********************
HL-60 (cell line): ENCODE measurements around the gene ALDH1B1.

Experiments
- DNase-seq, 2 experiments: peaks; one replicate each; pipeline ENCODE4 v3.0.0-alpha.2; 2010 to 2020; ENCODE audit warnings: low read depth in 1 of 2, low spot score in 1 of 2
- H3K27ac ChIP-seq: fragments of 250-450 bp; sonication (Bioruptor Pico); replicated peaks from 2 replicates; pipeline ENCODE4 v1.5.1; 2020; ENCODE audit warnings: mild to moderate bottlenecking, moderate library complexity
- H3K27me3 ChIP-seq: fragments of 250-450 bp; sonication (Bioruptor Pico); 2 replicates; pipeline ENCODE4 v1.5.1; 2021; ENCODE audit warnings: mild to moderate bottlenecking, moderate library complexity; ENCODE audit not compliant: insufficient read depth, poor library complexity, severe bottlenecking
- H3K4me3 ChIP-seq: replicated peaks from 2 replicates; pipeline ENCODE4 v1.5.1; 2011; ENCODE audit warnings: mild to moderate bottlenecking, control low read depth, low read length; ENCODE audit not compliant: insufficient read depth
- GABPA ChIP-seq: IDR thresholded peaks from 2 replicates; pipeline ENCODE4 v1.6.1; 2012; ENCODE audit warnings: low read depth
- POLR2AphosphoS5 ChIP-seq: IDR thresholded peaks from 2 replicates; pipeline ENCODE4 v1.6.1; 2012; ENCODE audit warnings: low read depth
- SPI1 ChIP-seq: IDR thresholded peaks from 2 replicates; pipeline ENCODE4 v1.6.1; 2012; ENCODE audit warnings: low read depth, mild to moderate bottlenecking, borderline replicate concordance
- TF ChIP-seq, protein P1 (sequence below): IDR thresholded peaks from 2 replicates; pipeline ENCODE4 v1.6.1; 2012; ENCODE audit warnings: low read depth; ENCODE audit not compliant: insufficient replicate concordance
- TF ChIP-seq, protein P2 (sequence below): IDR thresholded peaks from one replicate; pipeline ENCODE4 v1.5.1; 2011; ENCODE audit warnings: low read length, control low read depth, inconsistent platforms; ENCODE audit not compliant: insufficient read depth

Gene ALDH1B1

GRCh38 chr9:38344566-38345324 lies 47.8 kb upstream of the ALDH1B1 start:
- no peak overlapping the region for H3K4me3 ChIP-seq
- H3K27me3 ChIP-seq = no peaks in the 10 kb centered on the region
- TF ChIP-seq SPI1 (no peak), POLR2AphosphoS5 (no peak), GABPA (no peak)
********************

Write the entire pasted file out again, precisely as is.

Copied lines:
HL-60 (cell line): ENCODE measurements around the gene ALDH1B1.

Experiments
- DNase-seq, 2 experiments: peaks; one replicate each; pipeline ENCODE4 v3.0.0-alpha.2; 2010 to 2020; ENCODE audit warnings: low read depth in 1 of 2, low spot score in 1 of 2
- H3K27ac ChIP-seq: fragments of 250-450 bp; sonication (Bioruptor Pico); replicated peaks from 2 replicates; pipeline ENCODE4 v1.5.1; 2020; ENCODE audit warnings: mild to moderate bottlenecking, moderate library complexity
- H3K27me3 ChIP-seq: fragments of 250-450 bp; sonication (Bioruptor Pico); 2 replicates; pipeline ENCODE4 v1.5.1; 2021; ENCODE audit warnings: mild to moderate bottlenecking, moderate library complexity; ENCODE audit not compliant: insufficient read depth, poor library complexity, severe bottlenecking
- H3K4me3 ChIP-seq: replicated peaks from 2 replicates; pipeline ENCODE4 v1.5.1; 2011; ENCODE audit warnings: mild to moderate bottlenecking, control low read depth, low read length; ENCODE audit not compliant: insufficient read depth
- GABPA ChIP-seq: IDR thresholded peaks from 2 replicates; pipeline ENCODE4 v1.6.1; 2012; ENCODE audit warnings: low read depth
- POLR2AphosphoS5 ChIP-seq: IDR thresholded peaks from 2 replicates; pipeline ENCODE4 v1.6.1; 2012; ENCODE audit warnings: low read depth
- SPI1 ChIP-seq: IDR thresholded peaks from 2 replicates; pipeline ENCODE4 v1.6.1; 2012; ENCODE audit warnings: low read depth, mild to moderate bottlenecking, borderline replicate concordance
- TF ChIP-seq, protein P1 (sequence below): IDR thresholded peaks from 2 replicates; pipeline ENCODE4 v1.6.1; 2012; ENCODE audit warnings: low read depth; ENCODE audit not compliant: insufficient replicate concordance
- TF ChIP-seq, protein P2 (sequence below): IDR thresholded peaks from one replicate; pipeline ENCODE4 v1.5.1; 2011; ENCODE audit warnings: low read length, control low read depth, inconsistent platforms; ENCODE audit not compliant: insufficient read depth

Gene ALDH1B1

GRCh38 chr9:38344566-38345324 lies 47.8 kb upstream of the ALDH1B1 start:
- no peak overlapping the region for H3K4me3 ChIP-seq
- H3K27me3 ChIP-seq = no peaks in the 10 kb centered on the region
- TF ChIP-seq SPI1 (no peak), POLR2AphosphoS5 (no peak), GABPA (no peak)